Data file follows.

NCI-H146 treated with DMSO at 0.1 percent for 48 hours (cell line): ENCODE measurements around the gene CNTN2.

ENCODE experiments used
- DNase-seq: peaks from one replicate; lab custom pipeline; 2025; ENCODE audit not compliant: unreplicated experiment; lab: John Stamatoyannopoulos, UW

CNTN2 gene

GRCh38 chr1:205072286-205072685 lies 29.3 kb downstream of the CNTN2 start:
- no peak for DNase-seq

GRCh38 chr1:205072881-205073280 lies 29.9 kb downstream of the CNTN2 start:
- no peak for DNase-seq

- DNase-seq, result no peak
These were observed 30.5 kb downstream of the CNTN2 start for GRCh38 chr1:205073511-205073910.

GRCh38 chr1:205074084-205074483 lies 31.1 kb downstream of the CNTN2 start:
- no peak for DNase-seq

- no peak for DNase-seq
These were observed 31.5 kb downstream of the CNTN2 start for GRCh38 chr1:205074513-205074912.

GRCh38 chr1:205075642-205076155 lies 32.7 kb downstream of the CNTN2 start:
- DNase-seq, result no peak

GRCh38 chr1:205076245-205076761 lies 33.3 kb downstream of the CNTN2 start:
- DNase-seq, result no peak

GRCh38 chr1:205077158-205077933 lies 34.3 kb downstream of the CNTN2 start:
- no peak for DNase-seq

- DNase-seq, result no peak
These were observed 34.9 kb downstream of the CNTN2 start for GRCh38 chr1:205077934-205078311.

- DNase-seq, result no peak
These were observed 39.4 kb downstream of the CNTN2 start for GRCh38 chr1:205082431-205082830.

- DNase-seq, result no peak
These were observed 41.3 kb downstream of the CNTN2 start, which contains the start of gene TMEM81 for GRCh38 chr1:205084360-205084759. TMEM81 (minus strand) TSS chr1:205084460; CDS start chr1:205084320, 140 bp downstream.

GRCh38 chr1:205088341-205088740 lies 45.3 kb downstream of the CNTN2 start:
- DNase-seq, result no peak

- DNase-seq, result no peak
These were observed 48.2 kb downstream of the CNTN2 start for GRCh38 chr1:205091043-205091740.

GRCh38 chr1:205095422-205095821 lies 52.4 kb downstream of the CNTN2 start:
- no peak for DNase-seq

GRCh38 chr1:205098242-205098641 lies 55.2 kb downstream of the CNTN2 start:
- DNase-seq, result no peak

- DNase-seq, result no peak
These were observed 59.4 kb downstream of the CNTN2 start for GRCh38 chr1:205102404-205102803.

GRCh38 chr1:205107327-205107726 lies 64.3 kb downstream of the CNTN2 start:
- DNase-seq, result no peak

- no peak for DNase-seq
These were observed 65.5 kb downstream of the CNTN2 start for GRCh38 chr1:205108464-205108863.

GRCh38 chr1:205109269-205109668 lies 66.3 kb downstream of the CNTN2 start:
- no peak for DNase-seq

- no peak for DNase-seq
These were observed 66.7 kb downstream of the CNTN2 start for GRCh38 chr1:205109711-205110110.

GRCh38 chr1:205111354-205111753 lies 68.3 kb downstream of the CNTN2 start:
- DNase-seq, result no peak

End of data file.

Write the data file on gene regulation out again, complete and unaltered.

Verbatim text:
NCI-H146 treated with DMSO at 0.1 percent for 48 hours (cell line): ENCODE measurements around the gene CNTN2.

ENCODE experiments used
- DNase-seq: peaks from one replicate; lab custom pipeline; 2025; ENCODE audit not compliant: unreplicated experiment; lab: John Stamatoyannopoulos, UW

CNTN2 gene

GRCh38 chr1:205072286-205072685 lies 29.3 kb downstream of the CNTN2 start:
- no peak for DNase-seq

GRCh38 chr1:205072881-205073280 lies 29.9 kb downstream of the CNTN2 start:
- no peak for DNase-seq

- DNase-seq, result no peak
These were observed 30.5 kb downstream of the CNTN2 start for GRCh38 chr1:205073511-205073910.

GRCh38 chr1:205074084-205074483 lies 31.1 kb downstream of the CNTN2 start:
- no peak for DNase-seq

- no peak for DNase-seq
These were observed 31.5 kb downstream of the CNTN2 start for GRCh38 chr1:205074513-205074912.

GRCh38 chr1:205075642-205076155 lies 32.7 kb downstream of the CNTN2 start:
- DNase-seq, result no peak

GRCh38 chr1:205076245-205076761 lies 33.3 kb downstream of the CNTN2 start:
- DNase-seq, result no peak

GRCh38 chr1:205077158-205077933 lies 34.3 kb downstream of the CNTN2 start:
- no peak for DNase-seq

- DNase-seq, result no peak
These were observed 34.9 kb downstream of the CNTN2 start for GRCh38 chr1:205077934-205078311.

- DNase-seq, result no peak
These were observed 39.4 kb downstream of the CNTN2 start for GRCh38 chr1:205082431-205082830.

- DNase-seq, result no peak
These were observed 41.3 kb downstream of the CNTN2 start, which contains the start of gene TMEM81 for GRCh38 chr1:205084360-205084759. TMEM81 (minus strand) TSS chr1:205084460; CDS start chr1:205084320, 140 bp downstream.

GRCh38 chr1:205088341-205088740 lies 45.3 kb downstream of the CNTN2 start:
- DNase-seq, result no peak

- DNase-seq, result no peak
These were observed 48.2 kb downstream of the CNTN2 start for GRCh38 chr1:205091043-205091740.

GRCh38 chr1:205095422-205095821 lies 52.4 kb downstream of the CNTN2 start:
- no peak for DNase-seq

GRCh38 chr1:205098242-205098641 lies 55.2 kb downstream of the CNTN2 start:
- DNase-seq, result no peak

- DNase-seq, result no peak
These were observed 59.4 kb downstream of the CNTN2 start for GRCh38 chr1:205102404-205102803.

GRCh38 chr1:205107327-205107726 lies 64.3 kb downstream of the CNTN2 start:
- DNase-seq, result no peak

- no peak for DNase-seq
These were observed 65.5 kb downstream of the CNTN2 start for GRCh38 chr1:205108464-205108863.

GRCh38 chr1:205109269-205109668 lies 66.3 kb downstream of the CNTN2 start:
- no peak for DNase-seq

- no peak for DNase-seq
These were observed 66.7 kb downstream of the CNTN2 start for GRCh38 chr1:205109711-205110110.

GRCh38 chr1:205111354-205111753 lies 68.3 kb downstream of the CNTN2 start:
- DNase-seq, result no peak